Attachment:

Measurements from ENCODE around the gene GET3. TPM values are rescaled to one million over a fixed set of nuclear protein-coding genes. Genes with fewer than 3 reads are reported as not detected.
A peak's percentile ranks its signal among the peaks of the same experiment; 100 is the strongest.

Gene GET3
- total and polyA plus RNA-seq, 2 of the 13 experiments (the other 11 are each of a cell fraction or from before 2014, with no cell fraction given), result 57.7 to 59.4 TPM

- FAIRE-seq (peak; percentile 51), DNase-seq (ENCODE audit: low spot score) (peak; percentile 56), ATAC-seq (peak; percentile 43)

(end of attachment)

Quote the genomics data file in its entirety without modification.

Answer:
Measurements from ENCODE around the gene GET3. TPM values are rescaled to one million over a fixed set of nuclear protein-coding genes. Genes with fewer than 3 reads are reported as not detected.
A peak's percentile ranks its signal among the peaks of the same experiment; 100 is the strongest.

Gene GET3
- total and polyA plus RNA-seq, 2 of the 13 experiments (the other 11 are each of a cell fraction or from before 2014, with no cell fraction given), result 57.7 to 59.4 TPM

- FAIRE-seq (peak; percentile 51), DNase-seq (ENCODE audit: low spot score) (peak; percentile 56), ATAC-seq (peak; percentile 43)